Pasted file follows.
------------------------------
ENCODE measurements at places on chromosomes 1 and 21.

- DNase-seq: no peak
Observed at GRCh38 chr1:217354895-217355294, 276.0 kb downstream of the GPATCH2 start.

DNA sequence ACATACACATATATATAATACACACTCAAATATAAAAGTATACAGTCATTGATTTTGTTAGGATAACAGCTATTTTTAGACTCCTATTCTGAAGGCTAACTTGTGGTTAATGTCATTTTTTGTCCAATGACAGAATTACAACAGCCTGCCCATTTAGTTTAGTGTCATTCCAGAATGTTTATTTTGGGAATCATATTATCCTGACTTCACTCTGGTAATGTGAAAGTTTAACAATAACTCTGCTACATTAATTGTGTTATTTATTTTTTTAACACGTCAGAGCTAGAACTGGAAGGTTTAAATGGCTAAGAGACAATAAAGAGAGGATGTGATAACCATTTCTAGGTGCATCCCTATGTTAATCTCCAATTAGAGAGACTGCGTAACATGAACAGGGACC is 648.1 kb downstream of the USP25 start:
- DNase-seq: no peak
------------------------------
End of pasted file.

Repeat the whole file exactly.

ENCODE measurements at places on chromosomes 1 and 21.

- DNase-seq: no peak
Observed at GRCh38 chr1:217354895-217355294, 276.0 kb downstream of the GPATCH2 start.

DNA sequence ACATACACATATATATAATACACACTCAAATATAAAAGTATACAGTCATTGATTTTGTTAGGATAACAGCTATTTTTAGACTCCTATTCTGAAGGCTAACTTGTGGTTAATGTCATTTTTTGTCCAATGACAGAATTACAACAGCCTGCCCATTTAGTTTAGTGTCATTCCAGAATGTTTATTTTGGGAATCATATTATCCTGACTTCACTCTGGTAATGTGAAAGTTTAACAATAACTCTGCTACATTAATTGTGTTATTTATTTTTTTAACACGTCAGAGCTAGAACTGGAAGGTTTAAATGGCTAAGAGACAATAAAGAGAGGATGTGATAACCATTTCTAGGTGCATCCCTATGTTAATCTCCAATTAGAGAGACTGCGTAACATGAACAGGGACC is 648.1 kb downstream of the USP25 start:
- DNase-seq: no peak